Crutch Caddy

Design a solution to create an assistive device.
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Crutch Caddy: Project Overview

Crutch Caddy WiFAB prototype.

Submitted by: Thomas Oliva; Terri Camesano; Kristen Billiar, RET Program, Department of Biomedical Engineering, Worcester Polytechnic Institute

  • Equipment Used: Power Tools, Hand Tools, General Fabrication Lab Equipment
  • Time Required: 675 minutes (five 50-minute classes per week x 3 weeks)


For this project, students are given a biomedical engineering challenge, which they solve while following the steps of the Engineering Design Process. In a design lab environment, student groups design, create, and test prototype devices that help people using crutches carry things, such as books and school supplies. The assistive devices must meet a list of constraints, including a device weight limit and minimum load capacity.

Students use various hand and power tools to fabricate the devices. They test the practicality of their designs by loading them with objects and then using the modified crutches in the school hallways and classrooms.

Scenario, Criteria and Constraints

Have you ever had an injury of your leg or foot that required you to use crutches for a few days, or maybe weeks or months? What was it like to use crutches? (Direct students to conduct a think-pair-share on this topic. Then listen to a few student stories.) Even if you have not used crutches yourself, you have probably seen or known someone who has used them.

​Now, imagine that you need to use crutches during the school year when you cannot just lounge around at home all day recuperating. Living a somewhat normal life with your injury is important because life does not stop when you get hurt. You would need to figure out a way to get around on your crutches all day, to and from school and from class to class, using both of your arms and hands to manipulate the crutches and still carrying anything you needed for the day. What might your needs for your school day be? (Listen to student ideas.) Perhaps books, binders, notebooks, pens, pencils, calculator, and maybe even keys, a cell phone, and your lunch!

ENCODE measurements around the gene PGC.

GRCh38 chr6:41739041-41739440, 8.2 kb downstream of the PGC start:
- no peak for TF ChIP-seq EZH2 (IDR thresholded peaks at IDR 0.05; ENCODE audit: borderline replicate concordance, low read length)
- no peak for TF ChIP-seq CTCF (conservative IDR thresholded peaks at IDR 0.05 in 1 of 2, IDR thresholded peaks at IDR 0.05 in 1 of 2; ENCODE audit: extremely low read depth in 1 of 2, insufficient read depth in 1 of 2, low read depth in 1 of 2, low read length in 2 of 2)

​Another consideration is that in many schools, backpacks are not allowed in classes. How would you carry these supplies if your hands are not free and a backpack cannot be used? It means that you would need a device to assist you when carrying the things you need each day to class.

​To start, let’s clearly state our engineering design challenge: To design a device to enable a person on crutches to carry books and small objects. As with all engineering projects, we must first understand any design requirements and limitations. You might want to write these down in your design journal.

Students' assistive devices must:

  • Attach to an individual or pair of crutches.
  • Be safe to use.
  • Be completed in three weeks.
  • Be able to carry a minimum of four pounds.
  • Weigh less than two pounds.


For this project, students generate their own list of materials and tools. They are given no restrictions on the type of materials they choose other than meeting the project constraints for weight and safety, which serve to minimize the size and amount of materials necessary for the activity. Students may bring in their own materials to supplement the teacher-provided materials. Be sure to specify whether it is permitted for students and parents to buy materials or limit their contributions to recycled materials.

  • Computers with Internet access and Microsoft PowerPoint software.
  • Pencils and paper or notebook.
  • Measuring rulers or tape measures.
  • Materials and fasteners for device fabrication, such as various woods, plastics, metals, cardboard and fabric, string, rope, nails and screws, nuts and bolts, staples, clamps, Velcro, zip ties, etc.
  • Hand Tools for cutting, shaping, forming, joining, fabricating, assembling and finishing designs, such as power/hand saws and drills, hammers, screwdrivers, drills, duct tape, glue suitable for the materials, sewing machine or needles and thread, etc.
  • Scale, for measuring weight up to five pounds.
  • Pair of crutches, one per group (if enough are available).
  • Safety glasses, at least one pair per group, depending upon the tools used.
  • Ear protection can be shared among groups, depending upon the tools used.

Learning Outcomes

After completing this activity, students should be able to solve an open-ended design problem, use the Engineering Design Process to solve a problem, and develop multiple solutions to a design problem.